HOOVER, Ala.—Indisputably, the root cause of Louisiana State's second-half slump was unreliable pitching. The Tigers too often were forced to play from behind because their starters were hit hard early, and they struggled to protect leads late in large part because closer Matty Ott was going through his own rough patch.
But for the second straight day Thursday, the Tigers got encouraging signs that their pitching is on the mend—which seems to be helping the defending national champions rediscover their missing swagger. LSU continued its resurgence with a 7-5 win against Vanderbilt behind eight strong innings from starter Austin Ross, and Ott escaped a jam in the ninth to preserve the victory.
There might not be a coach in college baseball who offers the media more candid, insightful analysis than LSU's Paul Mainieri. I had an extended conversation with Mainieri on the field after the game, so I'll let him break down Thursday's victory and its ramifications for the Tigers.
Ross allowed four runs on four hits and two walks while striking out seven over eight-plus innings, and held Vandy hitless from the third through the eighth. His M.O. all season has been that one bad innings proves his undoing; today his bad inning was the third, when Vandy scored three runs, but he rebounded quickly to dominate thereafter.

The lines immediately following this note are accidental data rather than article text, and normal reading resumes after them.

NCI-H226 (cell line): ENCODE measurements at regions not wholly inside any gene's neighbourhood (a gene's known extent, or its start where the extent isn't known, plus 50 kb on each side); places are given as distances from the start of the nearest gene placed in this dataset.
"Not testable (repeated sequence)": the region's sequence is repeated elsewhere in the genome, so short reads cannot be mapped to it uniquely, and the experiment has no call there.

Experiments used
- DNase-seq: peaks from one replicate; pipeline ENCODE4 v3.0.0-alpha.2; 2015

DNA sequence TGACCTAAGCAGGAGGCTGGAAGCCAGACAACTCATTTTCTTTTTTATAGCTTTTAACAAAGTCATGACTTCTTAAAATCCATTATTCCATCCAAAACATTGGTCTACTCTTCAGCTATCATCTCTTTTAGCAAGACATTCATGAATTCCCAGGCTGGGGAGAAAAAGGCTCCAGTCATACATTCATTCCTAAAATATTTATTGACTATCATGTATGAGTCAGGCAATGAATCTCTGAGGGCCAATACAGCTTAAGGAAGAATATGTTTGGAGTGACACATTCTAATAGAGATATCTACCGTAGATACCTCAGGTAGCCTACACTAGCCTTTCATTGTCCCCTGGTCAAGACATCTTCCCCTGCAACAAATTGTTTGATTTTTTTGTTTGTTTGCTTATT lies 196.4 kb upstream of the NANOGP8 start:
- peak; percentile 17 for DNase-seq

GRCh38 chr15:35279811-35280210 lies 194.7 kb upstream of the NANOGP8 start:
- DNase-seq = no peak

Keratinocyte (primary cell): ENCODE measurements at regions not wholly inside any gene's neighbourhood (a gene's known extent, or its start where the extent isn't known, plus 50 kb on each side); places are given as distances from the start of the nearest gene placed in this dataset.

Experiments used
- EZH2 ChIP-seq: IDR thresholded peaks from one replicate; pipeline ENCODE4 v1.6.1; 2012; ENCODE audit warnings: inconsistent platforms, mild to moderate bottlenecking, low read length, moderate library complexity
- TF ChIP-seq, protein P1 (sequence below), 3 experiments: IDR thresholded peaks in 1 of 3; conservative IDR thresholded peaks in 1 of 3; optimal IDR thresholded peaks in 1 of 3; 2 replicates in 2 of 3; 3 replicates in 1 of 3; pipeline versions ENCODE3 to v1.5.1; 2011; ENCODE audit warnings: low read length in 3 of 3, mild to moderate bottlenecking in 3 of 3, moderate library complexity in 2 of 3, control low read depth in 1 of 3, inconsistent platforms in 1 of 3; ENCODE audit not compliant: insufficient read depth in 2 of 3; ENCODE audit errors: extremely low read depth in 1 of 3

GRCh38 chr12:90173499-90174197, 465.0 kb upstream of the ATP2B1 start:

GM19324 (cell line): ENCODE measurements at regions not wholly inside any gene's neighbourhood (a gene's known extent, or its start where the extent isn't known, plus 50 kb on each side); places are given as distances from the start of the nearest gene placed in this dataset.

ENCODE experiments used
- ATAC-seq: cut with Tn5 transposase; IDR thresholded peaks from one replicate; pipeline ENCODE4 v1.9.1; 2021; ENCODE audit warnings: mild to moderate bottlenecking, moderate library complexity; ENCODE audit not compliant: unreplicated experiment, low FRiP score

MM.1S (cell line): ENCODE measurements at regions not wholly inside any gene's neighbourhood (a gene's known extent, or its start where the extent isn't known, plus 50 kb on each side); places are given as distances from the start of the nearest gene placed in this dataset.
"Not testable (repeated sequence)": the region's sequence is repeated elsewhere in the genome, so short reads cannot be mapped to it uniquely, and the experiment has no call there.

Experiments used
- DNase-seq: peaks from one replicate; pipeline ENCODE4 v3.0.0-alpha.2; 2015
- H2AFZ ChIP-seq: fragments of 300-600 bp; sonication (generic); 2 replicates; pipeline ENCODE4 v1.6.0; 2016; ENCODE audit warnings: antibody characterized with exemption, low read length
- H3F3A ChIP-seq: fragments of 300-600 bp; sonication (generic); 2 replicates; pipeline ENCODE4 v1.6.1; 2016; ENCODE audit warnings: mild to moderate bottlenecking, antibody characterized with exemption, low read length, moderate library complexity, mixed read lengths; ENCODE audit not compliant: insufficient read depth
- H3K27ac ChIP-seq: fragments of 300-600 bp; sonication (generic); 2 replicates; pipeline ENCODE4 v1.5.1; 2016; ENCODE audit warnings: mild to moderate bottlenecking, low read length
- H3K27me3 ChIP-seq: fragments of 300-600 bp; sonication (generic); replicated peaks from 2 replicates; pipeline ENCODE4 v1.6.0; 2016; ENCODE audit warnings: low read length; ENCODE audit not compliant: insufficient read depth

Mainieri: "The kid is a dominating pitcher except for that one inning when he seems to give up multiple runs, but you just never know when that inning's going to happen. Usually it happens in the fourth or the fifth, today it was the second. But I really didn't fault him all that much. They hit the ball. It wasn't like he was walking batters. I thought the kid showed a lot, he kept challenging hitters . . . He wasn't trying to nibble too much, and I think he really was very, very aggressive, and even his slider, he had good depth on his slider, he was keeping it down and he was throwing it for strikes too. I just think he was masterful tonight. I think he pitched as well as he possibly can tonight."
The spacious dimensions of Regions Park made it easier for Ross to attack hitters, and also might explain why the first two days of this tournament have featured so many strong pitching performances.
Mainieri: "I mentioned last night how much we love this ballpark, because in the SEC, so many of the parks are small, and sometimes it forces your pitchers to not be aggressive, because they're a little bit afraid to challenge hitters because they're afraid that a pop fly is going to fly out of the park. And here you can be so much more aggressive. Obviously you can still hit a home run, but it lends towards pitchers being much more aggressive. We've seen some great pitched games in this tournament, and I think that's why."
Ross' strong outing made life easier for LSU's offense. It's obvious that the Tigers are gaining confidence as a team, and it starts with pitching.